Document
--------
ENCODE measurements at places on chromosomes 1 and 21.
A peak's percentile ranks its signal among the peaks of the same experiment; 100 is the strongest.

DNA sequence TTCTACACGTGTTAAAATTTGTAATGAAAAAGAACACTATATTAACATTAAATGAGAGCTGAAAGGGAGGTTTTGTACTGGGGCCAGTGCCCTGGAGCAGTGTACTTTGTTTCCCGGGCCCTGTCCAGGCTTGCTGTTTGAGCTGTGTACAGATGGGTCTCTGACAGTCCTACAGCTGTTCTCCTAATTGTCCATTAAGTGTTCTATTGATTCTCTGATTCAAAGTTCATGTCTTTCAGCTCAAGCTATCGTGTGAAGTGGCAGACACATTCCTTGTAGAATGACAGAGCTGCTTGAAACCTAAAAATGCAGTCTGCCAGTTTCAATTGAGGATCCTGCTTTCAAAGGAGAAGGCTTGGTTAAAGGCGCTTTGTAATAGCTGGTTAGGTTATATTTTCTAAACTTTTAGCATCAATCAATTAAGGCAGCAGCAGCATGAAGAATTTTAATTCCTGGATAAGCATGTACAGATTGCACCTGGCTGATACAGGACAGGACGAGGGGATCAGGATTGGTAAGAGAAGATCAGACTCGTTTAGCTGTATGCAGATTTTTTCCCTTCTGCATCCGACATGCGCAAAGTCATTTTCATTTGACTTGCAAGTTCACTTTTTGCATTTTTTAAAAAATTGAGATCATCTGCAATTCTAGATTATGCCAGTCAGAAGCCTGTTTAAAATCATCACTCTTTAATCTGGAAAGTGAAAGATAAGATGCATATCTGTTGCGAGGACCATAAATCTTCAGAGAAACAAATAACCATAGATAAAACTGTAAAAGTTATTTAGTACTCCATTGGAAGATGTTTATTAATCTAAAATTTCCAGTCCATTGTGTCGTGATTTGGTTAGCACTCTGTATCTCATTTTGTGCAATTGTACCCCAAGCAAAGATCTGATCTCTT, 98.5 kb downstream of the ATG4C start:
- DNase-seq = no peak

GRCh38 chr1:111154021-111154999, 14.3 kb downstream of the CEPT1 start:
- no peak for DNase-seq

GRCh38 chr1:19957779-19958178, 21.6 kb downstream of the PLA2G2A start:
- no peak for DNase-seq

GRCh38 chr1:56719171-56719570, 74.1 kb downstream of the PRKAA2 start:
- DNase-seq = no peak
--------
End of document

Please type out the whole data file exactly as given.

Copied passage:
ENCODE measurements at places on chromosomes 1 and 21.
A peak's percentile ranks its signal among the peaks of the same experiment; 100 is the strongest.

DNA sequence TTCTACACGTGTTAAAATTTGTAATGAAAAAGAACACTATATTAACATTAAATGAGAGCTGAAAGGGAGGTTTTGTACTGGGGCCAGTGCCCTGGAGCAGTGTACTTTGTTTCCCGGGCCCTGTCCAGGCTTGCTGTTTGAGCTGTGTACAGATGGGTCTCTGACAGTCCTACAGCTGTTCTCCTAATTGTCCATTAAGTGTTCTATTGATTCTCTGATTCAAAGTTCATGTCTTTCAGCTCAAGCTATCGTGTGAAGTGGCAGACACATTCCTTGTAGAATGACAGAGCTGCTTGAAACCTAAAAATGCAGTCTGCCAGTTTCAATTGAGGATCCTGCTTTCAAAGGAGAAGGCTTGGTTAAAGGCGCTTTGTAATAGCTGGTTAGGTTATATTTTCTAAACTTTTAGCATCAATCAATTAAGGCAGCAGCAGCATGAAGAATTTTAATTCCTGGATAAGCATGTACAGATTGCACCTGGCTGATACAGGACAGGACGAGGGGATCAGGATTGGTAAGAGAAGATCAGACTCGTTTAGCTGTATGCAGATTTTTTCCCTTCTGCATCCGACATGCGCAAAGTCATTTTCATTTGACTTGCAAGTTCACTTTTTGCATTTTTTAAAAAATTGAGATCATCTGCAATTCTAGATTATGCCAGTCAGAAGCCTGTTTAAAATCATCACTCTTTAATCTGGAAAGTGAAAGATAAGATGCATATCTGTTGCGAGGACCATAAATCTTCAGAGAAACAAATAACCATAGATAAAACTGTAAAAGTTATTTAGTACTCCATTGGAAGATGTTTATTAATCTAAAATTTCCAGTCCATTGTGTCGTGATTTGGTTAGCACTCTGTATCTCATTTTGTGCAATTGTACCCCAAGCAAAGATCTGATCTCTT, 98.5 kb downstream of the ATG4C start:
- DNase-seq = no peak

GRCh38 chr1:111154021-111154999, 14.3 kb downstream of the CEPT1 start:
- no peak for DNase-seq

GRCh38 chr1:19957779-19958178, 21.6 kb downstream of the PLA2G2A start:
- no peak for DNase-seq

GRCh38 chr1:56719171-56719570, 74.1 kb downstream of the PRKAA2 start:
- DNase-seq = no peak